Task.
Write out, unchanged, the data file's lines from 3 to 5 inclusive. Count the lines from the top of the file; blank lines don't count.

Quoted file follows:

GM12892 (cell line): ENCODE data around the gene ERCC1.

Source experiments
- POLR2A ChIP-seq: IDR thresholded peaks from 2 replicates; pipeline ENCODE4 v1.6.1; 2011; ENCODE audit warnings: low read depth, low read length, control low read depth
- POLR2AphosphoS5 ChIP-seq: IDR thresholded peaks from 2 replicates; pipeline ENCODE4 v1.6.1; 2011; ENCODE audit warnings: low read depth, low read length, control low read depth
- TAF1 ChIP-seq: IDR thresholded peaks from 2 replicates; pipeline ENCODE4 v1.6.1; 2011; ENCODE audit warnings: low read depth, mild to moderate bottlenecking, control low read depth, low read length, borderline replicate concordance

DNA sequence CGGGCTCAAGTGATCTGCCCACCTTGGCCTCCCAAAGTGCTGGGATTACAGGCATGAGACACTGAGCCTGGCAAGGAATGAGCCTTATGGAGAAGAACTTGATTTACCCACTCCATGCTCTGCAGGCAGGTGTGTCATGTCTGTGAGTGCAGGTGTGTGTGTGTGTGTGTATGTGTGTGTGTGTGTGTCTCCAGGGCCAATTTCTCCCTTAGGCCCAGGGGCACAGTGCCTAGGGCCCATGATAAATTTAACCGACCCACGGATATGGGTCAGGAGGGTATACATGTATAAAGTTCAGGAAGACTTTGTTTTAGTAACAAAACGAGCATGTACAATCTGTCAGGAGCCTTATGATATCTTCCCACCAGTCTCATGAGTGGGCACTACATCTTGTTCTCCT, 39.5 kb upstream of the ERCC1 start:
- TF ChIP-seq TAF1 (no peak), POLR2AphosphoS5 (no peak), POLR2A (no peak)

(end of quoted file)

- POLR2A ChIP-seq: IDR thresholded peaks from 2 replicates; pipeline ENCODE4 v1.6.1; 2011; ENCODE audit warnings: low read depth, low read length, control low read depth
- POLR2AphosphoS5 ChIP-seq: IDR thresholded peaks from 2 replicates; pipeline ENCODE4 v1.6.1; 2011; ENCODE audit warnings: low read depth, low read length, control low read depth
- TAF1 ChIP-seq: IDR thresholded peaks from 2 replicates; pipeline ENCODE4 v1.6.1; 2011; ENCODE audit warnings: low read depth, mild to moderate bottlenecking, control low read depth, low read length, borderline replicate concordance